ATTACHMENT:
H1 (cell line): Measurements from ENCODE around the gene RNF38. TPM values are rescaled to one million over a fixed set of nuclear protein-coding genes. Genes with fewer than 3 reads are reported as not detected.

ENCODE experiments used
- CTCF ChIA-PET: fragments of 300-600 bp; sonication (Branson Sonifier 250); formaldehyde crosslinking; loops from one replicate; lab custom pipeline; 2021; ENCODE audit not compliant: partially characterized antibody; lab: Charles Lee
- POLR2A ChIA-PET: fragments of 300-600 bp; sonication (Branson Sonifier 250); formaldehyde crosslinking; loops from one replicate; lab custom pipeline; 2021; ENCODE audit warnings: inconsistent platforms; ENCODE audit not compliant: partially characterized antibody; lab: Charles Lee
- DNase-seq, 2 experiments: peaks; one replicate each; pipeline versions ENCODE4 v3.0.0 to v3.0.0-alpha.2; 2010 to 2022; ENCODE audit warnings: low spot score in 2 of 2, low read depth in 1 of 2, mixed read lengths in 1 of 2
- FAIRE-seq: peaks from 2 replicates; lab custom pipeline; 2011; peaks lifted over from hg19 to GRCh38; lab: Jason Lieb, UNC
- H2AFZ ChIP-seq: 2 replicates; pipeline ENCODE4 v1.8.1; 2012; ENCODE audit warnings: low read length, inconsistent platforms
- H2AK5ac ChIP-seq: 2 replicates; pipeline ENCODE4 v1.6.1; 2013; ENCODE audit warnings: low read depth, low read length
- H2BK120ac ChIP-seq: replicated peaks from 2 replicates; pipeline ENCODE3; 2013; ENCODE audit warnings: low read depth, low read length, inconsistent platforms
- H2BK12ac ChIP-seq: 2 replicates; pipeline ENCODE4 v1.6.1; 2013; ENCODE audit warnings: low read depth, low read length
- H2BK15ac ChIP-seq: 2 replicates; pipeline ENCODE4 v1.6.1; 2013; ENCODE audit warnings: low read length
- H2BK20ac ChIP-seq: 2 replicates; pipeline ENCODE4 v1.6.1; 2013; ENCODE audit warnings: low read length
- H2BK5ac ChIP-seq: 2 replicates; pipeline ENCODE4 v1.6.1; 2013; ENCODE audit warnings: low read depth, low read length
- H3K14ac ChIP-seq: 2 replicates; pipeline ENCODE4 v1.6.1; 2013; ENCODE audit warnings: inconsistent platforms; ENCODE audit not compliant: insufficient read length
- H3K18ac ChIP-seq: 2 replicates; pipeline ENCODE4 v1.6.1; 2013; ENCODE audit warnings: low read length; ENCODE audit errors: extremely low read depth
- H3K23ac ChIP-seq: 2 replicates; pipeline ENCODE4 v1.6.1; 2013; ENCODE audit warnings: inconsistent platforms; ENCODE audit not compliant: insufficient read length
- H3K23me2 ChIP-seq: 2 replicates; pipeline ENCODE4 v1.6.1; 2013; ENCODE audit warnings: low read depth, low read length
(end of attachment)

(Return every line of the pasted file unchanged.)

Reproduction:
H1 (cell line): Measurements from ENCODE around the gene RNF38. TPM values are rescaled to one million over a fixed set of nuclear protein-coding genes. Genes with fewer than 3 reads are reported as not detected.

ENCODE experiments used
- CTCF ChIA-PET: fragments of 300-600 bp; sonication (Branson Sonifier 250); formaldehyde crosslinking; loops from one replicate; lab custom pipeline; 2021; ENCODE audit not compliant: partially characterized antibody; lab: Charles Lee
- POLR2A ChIA-PET: fragments of 300-600 bp; sonication (Branson Sonifier 250); formaldehyde crosslinking; loops from one replicate; lab custom pipeline; 2021; ENCODE audit warnings: inconsistent platforms; ENCODE audit not compliant: partially characterized antibody; lab: Charles Lee
- DNase-seq, 2 experiments: peaks; one replicate each; pipeline versions ENCODE4 v3.0.0 to v3.0.0-alpha.2; 2010 to 2022; ENCODE audit warnings: low spot score in 2 of 2, low read depth in 1 of 2, mixed read lengths in 1 of 2
- FAIRE-seq: peaks from 2 replicates; lab custom pipeline; 2011; peaks lifted over from hg19 to GRCh38; lab: Jason Lieb, UNC
- H2AFZ ChIP-seq: 2 replicates; pipeline ENCODE4 v1.8.1; 2012; ENCODE audit warnings: low read length, inconsistent platforms
- H2AK5ac ChIP-seq: 2 replicates; pipeline ENCODE4 v1.6.1; 2013; ENCODE audit warnings: low read depth, low read length
- H2BK120ac ChIP-seq: replicated peaks from 2 replicates; pipeline ENCODE3; 2013; ENCODE audit warnings: low read depth, low read length, inconsistent platforms
- H2BK12ac ChIP-seq: 2 replicates; pipeline ENCODE4 v1.6.1; 2013; ENCODE audit warnings: low read depth, low read length
- H2BK15ac ChIP-seq: 2 replicates; pipeline ENCODE4 v1.6.1; 2013; ENCODE audit warnings: low read length
- H2BK20ac ChIP-seq: 2 replicates; pipeline ENCODE4 v1.6.1; 2013; ENCODE audit warnings: low read length
- H2BK5ac ChIP-seq: 2 replicates; pipeline ENCODE4 v1.6.1; 2013; ENCODE audit warnings: low read depth, low read length
- H3K14ac ChIP-seq: 2 replicates; pipeline ENCODE4 v1.6.1; 2013; ENCODE audit warnings: inconsistent platforms; ENCODE audit not compliant: insufficient read length
- H3K18ac ChIP-seq: 2 replicates; pipeline ENCODE4 v1.6.1; 2013; ENCODE audit warnings: low read length; ENCODE audit errors: extremely low read depth
- H3K23ac ChIP-seq: 2 replicates; pipeline ENCODE4 v1.6.1; 2013; ENCODE audit warnings: inconsistent platforms; ENCODE audit not compliant: insufficient read length
- H3K23me2 ChIP-seq: 2 replicates; pipeline ENCODE4 v1.6.1; 2013; ENCODE audit warnings: low read depth, low read length